Hospice is the work of the Lord.
* * * 

We’re all tired. The daughters are exhausted. Tonight we’ll sleep, maybe.


“[D]o not worry about tomorrow, for tomorrow will worry about itself. Each day has enough trouble of its own” (Matthew 6:34).

Yes, today was enough for today.

BlogQuestion.pngWhat are your experiences with losing a loved one or providing hospice? What helped? What didn't help? Please share your thoughts in the comments.

Originally posted at

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Whatever Doesn't Kill You...

When I went through a rather traumatic experience recently, I found myself reflecting on a commonly held maxim of today’s pop culture: “Whatever doesn’t kill you makes you stronger!” Depending on your taste in music, you can find this statement in recent songs by Kanye West or Kelly Clarkson.

I’ll have to admit, there’s something rather uplifting about this premise. It’s great to hear that you can be made stronger, instead of weaker, during the storms of life.

But is this axiom truly Biblical, or just wishful thinking?

It turns out that the originator of the “Whatever doesn’t kill you…” statement appears to be nineteenth-century German philosopher Friedrich Nietzsche. He is more famous—or infamous—for launching the “God Is Dead” movement. But that alone doesn’t mean we should totally dismiss his view that whatever doesn’t kill you will make you stronger.

As I’ve pondered this, I’ve concluded that Nietzsche’s statement is a half-truth, something that can be either true or false depending on other factors. Let me explain…

There’s no guarantee that you will be strengthened by the traumas of life. We’ve all known people who experienced traumas and didn’t end up stronger—they just ended up traumatized. However, I bet you also can point to people who truly did become stronger as they overcame adversity.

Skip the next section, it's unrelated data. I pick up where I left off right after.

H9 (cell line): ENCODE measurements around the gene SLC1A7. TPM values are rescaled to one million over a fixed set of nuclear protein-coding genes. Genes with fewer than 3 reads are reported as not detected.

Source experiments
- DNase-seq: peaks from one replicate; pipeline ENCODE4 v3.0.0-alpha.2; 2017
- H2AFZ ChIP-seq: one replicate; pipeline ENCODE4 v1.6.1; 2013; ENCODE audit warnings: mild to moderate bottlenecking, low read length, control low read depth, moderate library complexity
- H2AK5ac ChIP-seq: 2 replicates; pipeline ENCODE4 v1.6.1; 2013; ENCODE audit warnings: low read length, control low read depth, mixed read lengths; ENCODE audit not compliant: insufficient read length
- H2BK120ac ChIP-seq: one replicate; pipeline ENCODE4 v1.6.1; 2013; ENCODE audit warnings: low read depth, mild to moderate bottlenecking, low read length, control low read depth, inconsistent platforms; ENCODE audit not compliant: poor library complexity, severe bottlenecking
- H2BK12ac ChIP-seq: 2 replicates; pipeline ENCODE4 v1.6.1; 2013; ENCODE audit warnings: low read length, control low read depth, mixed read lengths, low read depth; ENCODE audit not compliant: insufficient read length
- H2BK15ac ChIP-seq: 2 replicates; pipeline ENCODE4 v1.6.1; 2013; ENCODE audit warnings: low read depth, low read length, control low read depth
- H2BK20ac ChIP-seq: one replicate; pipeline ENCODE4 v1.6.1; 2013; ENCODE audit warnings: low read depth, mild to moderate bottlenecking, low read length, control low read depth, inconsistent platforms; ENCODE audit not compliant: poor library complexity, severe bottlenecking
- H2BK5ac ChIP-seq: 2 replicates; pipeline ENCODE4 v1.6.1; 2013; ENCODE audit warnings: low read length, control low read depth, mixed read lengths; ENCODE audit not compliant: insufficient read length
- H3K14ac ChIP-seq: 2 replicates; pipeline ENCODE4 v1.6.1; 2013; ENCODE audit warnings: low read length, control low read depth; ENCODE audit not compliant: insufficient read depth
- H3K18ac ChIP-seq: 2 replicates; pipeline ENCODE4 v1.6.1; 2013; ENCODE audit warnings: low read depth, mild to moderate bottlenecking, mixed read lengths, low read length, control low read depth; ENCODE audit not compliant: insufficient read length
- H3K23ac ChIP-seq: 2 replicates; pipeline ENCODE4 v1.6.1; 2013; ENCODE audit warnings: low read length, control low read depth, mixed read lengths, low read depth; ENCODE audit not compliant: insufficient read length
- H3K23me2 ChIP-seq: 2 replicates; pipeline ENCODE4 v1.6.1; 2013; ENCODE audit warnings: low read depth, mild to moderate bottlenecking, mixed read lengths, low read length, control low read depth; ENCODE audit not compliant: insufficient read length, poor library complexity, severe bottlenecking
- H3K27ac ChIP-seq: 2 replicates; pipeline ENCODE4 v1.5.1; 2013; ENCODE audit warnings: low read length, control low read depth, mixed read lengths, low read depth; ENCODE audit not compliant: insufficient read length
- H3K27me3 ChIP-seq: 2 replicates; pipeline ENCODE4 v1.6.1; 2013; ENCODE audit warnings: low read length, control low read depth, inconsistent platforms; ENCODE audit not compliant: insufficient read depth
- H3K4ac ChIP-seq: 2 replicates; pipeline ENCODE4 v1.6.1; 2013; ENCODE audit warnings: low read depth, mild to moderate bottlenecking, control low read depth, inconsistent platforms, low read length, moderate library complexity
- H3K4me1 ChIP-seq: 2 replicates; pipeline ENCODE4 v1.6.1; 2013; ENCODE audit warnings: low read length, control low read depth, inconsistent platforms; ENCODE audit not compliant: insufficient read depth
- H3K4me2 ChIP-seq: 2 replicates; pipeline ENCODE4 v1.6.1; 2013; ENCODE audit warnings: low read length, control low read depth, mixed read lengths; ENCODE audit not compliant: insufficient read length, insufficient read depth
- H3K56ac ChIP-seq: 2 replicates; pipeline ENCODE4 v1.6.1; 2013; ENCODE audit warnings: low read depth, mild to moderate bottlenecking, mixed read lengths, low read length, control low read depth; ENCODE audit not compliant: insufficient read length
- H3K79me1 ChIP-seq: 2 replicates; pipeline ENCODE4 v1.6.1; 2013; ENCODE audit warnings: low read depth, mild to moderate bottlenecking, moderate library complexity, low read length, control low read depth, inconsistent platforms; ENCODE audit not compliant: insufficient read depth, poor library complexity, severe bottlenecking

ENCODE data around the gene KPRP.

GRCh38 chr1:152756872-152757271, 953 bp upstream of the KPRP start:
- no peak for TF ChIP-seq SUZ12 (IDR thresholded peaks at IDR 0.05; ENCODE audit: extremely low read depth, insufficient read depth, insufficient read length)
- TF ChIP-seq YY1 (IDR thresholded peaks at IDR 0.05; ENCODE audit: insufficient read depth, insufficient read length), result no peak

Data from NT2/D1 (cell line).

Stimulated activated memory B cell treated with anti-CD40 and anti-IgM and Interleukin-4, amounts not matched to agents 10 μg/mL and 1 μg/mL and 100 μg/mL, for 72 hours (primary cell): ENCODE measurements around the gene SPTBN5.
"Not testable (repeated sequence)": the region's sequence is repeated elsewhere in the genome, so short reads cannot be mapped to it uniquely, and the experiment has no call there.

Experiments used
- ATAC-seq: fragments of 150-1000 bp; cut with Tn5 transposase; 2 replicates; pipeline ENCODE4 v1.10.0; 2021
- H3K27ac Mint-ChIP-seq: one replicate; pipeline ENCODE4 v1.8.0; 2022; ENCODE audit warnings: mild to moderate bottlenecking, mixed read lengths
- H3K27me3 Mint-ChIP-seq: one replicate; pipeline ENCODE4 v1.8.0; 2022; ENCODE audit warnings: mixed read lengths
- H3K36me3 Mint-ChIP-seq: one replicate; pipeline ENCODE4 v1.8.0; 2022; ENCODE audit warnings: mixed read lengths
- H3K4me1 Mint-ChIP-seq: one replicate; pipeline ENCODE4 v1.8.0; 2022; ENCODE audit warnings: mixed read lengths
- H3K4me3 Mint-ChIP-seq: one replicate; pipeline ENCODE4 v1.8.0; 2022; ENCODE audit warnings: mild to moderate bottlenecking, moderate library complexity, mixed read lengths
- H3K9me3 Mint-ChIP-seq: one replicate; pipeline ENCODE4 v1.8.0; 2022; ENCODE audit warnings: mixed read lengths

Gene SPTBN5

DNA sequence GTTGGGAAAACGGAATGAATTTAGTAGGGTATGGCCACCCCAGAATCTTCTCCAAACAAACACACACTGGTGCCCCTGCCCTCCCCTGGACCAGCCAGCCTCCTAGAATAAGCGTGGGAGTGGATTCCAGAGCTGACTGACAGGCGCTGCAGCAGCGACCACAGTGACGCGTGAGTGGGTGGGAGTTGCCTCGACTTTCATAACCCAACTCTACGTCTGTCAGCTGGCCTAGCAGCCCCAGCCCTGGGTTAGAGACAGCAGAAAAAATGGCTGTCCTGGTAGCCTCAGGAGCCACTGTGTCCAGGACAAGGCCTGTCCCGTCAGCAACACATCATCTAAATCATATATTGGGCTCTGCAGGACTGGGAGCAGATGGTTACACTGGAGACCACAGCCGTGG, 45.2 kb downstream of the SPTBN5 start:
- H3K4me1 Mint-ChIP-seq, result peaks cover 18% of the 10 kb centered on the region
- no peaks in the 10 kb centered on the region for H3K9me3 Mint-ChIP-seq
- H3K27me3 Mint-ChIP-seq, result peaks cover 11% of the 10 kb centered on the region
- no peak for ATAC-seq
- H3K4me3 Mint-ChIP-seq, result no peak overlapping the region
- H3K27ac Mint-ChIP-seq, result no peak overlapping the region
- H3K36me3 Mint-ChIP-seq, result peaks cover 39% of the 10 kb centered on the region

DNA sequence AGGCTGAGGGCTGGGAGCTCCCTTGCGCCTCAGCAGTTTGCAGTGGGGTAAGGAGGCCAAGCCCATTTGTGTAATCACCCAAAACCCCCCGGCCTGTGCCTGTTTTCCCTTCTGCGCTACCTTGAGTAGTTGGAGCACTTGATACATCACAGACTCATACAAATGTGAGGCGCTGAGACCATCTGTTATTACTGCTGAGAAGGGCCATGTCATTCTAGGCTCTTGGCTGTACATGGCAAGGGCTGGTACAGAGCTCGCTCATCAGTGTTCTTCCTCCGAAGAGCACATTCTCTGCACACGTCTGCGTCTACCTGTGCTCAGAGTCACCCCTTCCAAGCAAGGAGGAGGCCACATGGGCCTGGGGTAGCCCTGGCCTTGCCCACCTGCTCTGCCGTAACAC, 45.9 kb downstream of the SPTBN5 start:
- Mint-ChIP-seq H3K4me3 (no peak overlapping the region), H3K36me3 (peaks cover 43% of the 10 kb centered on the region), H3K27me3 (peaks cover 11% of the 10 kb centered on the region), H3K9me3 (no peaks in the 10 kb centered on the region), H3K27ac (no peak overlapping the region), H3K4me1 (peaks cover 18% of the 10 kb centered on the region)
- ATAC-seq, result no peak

You see, the evidence is pretty clear: Some people become BITTER when dealing with adversity, while others grow BETTER.

So what causes this stark difference in outcomes? Basically, the key is how we respond to the trauma. When faced with hardship, we have a fantastic opportunity to be strong in the Lord and in the power of His might” (Ephesians 6:1). Instead of being destroyed by our trials, we can “go from strength to strength” (Psalm 84:7). When the flood waters come, they can lift us higher instead of drown us.

However, there’s nothing automatic about this. It’s a choice. A lifestyle. A recognition that God’s strength can be revealed amid our human weakness (2 Corinthians 12:9).

Jacob wrestled with God one night and ended up limping as a result (Genesis 32:24-31). Was he stronger after that experience? Certainly not physically stronger.

But spiritually Jacob was infinitely stronger after this divine wrestling match. The transformation was so great that his whole identity shifted from “Jacob” (the scoundrel and deceiver) to “Israel” (a prince with God).

Ironically, the traumas of life ARE supposed to “kill” us, in a sense. But this doesn’t necessarily mean we’ll immediately exit this world for heaven. Rather, it means we’ll increasingly die to ourselves and then experience more of God’s resurrection power.  

The apostle Paul said it this way: I have been crucified with Christ; it is no longer I who live, but Christ lives in me” (Galatians 2:20). You can’t get any stronger than that. 

I don’t know what you’re going through today. But I DO know this: God is faithful. He has a good plan for you (Jeremiah 29:11). And if you look to Him in your adversity and weakness, He will fill you with His supernatural strength. 

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Rule Following

     I’m a rule follower. I know it’s kind of silly but I like rules. Rules help me know when I am staying within the bounds of what I’m supposed to do. I somehow find comfort in knowing that I am being responsible if I follow the rules. (Jay walking is dangerous. I saw a kid yesterday barely escape getting run over by a car because he was jay walking.) But sometimes when I think I’m being responsible, I’m actually being prideful. I take pride in following the rules. This is a problem when it comes to our spirituality and our relationship with God. We can follow God’s rules, well, at least most of the time. And we can become prideful about it too. We can become so prideful that we believe that God loves us based on our rule following and that He is either happy or disappointed with us when we follow or break the rules. But that is exactly not the way God relates and acts towards us.